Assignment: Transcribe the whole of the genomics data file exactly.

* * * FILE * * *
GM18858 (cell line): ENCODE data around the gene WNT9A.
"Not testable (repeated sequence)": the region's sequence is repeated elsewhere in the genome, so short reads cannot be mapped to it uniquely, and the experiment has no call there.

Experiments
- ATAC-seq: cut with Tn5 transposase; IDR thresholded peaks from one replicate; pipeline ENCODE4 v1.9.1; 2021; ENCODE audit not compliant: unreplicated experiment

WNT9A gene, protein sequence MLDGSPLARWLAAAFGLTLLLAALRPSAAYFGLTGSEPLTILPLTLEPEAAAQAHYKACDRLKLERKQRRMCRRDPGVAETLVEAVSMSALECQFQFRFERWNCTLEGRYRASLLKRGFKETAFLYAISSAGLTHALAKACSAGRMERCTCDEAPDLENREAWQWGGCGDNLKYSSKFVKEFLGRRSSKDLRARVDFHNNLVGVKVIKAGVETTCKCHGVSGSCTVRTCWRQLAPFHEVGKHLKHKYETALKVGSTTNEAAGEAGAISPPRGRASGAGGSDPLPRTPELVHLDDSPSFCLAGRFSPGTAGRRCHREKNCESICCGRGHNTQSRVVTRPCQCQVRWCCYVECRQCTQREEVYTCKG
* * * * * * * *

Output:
GM18858 (cell line): ENCODE data around the gene WNT9A.
"Not testable (repeated sequence)": the region's sequence is repeated elsewhere in the genome, so short reads cannot be mapped to it uniquely, and the experiment has no call there.

Experiments
- ATAC-seq: cut with Tn5 transposase; IDR thresholded peaks from one replicate; pipeline ENCODE4 v1.9.1; 2021; ENCODE audit not compliant: unreplicated experiment

WNT9A gene, protein sequence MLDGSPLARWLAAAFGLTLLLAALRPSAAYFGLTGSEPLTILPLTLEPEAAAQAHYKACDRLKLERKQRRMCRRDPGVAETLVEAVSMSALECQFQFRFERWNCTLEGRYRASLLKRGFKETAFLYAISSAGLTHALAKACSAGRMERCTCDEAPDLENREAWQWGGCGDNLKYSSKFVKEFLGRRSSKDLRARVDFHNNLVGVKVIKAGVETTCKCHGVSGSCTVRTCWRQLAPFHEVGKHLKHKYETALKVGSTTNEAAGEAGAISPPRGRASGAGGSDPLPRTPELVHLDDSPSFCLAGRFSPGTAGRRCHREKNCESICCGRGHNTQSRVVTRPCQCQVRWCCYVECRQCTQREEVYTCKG